Lasky, 850 F.Supp.2d at 1312.H. DOHSA applies to death in foreign waters whether on the high seas or not.
Because foreign waters, even if close to shore, are beyond three nautical miles under the statute, DOHSA applies to wrongful acts and deaths occurring in foreign waters. As one Court recently said: “The 11th Circuit has consistently interpreted DOHSA as applying to maritime incidents occurring within the territorial waters of foreign states. Sanchez v. Loffland Brothers Co., 626 F.2d 1228 (5th Cir. 1980); Moyer v. Klosters Rederi, 645 F.Supp. at 623-24.” Ridley v. NCL (Bahamas) Ltd., 824 F.Supp.2d 1355 (S.D. Fla. 2010). See also, Howard v. Crystal Cruises, Inc., 41 F.3d 527, 529-30 (9th Cir.1994) (applying DOHSA to a death which occurred within Mexico’s territorial waters); Motts v. M/V Green Wave, 210 F.3d 565, 569-70 (5th Cir. 2000); Cormier v. Williams/Sedco/Horn Constructors, 460 F.Supp. 1010 (E.D. La. 1978) (applying DOHSA to accident occurring in navigable river in Peru); Kuntz v. Windjammer “Barefoot” Cruises, Ltd., 573 F.Supp. 1277 (W.D. Pa. 1983) (applying DOHSA to claim resulting from scuba death in Bahamas).
I. DOHSA does not apply to death on land, foreign or otherwise, however.
DOHSA, however, does have its limits. It does not apply to an admiralty death which occurs on foreign soil. See, Fojtasek v. NCL (Bahamas), Ltd., 613 F.Supp.2d 1351 (S.D. Fla. 2009). In Fojtasek, a cruise passenger purchased a cruise line marketed zip line excursion in Honduras. The excursion was purchased by the passenger onboard the ship. Thus, through the Admiralty Extension Act, cited above, the case was in admiralty and admiralty law applied.
According to the Plaintiff in Fojtasek, ship personnel made misrepresentations of material fact in regard to the safety of the zip line ride and the verification of the safety by the cruise line. According to the complaint, the safety of the ride was never verified. A rusted cable snapped sending the cruise passenger Fojtasek to the jungle floor and to her death. The Defendant cruise line in Fojtasek moved for summary judgment on the applicability of DOHSA alleging that the negligence took place onboard the vessel. The court, citing Moyer v. Klosters Rederi, 645 F.Supp. 620, 627 (S.D. Fla. 1986), said “a cause of action under DOHSA accrues at the time and place where an alleged wrongful act or omission was consummated in an actual injury, not at the point where previous or subsequent negligence allegedly occurred.” The court also cited Motts v. M/V Green Wave, 210 F.3d 565, 571 (5th Cir. 2000) for the proposition that “this Circuit’s precedent looks to the location of the accident in determining whether DOHSA applies.”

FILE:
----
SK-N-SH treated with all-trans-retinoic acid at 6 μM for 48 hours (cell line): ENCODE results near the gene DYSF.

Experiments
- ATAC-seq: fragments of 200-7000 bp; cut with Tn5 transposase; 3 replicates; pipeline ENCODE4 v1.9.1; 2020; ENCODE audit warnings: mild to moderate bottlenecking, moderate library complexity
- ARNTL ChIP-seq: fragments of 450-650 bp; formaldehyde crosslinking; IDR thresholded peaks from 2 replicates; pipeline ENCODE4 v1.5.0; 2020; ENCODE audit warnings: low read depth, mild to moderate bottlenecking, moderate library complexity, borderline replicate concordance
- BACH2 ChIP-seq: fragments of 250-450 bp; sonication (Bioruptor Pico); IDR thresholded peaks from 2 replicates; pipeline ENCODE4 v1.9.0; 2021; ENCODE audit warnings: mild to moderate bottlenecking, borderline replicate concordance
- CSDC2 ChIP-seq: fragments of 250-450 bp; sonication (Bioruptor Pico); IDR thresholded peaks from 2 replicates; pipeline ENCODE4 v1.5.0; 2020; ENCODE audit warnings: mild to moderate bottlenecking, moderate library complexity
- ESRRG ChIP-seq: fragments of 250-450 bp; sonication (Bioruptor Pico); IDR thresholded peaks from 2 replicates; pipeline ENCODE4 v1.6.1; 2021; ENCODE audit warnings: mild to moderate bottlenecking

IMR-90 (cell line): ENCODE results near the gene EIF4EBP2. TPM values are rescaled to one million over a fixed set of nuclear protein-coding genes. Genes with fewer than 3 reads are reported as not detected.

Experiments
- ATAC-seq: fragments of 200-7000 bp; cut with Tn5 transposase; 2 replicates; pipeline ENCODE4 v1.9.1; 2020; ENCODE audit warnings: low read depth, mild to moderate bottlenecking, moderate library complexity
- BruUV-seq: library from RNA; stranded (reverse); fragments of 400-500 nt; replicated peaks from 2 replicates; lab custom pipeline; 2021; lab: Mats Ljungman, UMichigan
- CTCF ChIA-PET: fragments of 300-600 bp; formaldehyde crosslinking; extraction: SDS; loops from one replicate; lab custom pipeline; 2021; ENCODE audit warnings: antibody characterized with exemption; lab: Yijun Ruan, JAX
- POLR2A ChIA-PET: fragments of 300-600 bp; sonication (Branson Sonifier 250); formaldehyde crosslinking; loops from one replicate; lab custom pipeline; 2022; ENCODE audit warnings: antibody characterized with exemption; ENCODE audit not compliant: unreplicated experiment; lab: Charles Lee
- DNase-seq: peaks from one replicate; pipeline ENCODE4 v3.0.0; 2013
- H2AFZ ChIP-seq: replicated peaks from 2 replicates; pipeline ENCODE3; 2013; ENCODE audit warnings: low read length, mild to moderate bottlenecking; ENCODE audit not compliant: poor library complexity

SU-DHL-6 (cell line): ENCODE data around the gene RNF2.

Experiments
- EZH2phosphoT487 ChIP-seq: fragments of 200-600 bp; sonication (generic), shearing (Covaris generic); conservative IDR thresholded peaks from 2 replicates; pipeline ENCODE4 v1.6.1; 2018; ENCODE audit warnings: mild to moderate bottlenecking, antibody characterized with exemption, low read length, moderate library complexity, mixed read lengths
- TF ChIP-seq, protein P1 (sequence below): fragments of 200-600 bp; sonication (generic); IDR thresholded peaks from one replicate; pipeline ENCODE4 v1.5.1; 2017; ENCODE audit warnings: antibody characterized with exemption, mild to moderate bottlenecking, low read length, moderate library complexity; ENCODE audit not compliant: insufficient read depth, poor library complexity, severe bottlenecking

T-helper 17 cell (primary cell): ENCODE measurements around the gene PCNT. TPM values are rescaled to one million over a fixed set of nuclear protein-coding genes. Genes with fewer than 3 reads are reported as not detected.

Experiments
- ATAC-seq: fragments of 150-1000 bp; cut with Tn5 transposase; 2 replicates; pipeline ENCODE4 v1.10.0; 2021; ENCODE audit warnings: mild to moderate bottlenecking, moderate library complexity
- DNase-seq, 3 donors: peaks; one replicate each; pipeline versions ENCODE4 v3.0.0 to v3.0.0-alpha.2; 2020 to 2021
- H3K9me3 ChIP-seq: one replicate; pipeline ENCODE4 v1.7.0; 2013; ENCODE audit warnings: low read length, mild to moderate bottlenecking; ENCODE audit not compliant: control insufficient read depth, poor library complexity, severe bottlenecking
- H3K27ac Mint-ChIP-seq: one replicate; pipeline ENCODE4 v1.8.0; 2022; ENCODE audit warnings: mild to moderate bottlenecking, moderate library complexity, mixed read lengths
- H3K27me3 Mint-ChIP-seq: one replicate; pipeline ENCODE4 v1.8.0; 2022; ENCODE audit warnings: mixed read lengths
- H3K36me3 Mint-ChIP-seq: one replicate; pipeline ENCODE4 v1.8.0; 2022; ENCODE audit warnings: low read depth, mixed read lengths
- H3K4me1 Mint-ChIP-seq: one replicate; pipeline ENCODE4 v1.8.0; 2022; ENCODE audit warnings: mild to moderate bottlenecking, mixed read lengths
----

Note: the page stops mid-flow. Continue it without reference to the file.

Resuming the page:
J. History of Maritime Wrongful Death, Part 2; Death in state territorial waters.
- 1. 1974: Non economic damages are recoverable after all, says Supreme
Court, but not when DOHSA or Jones Act apply.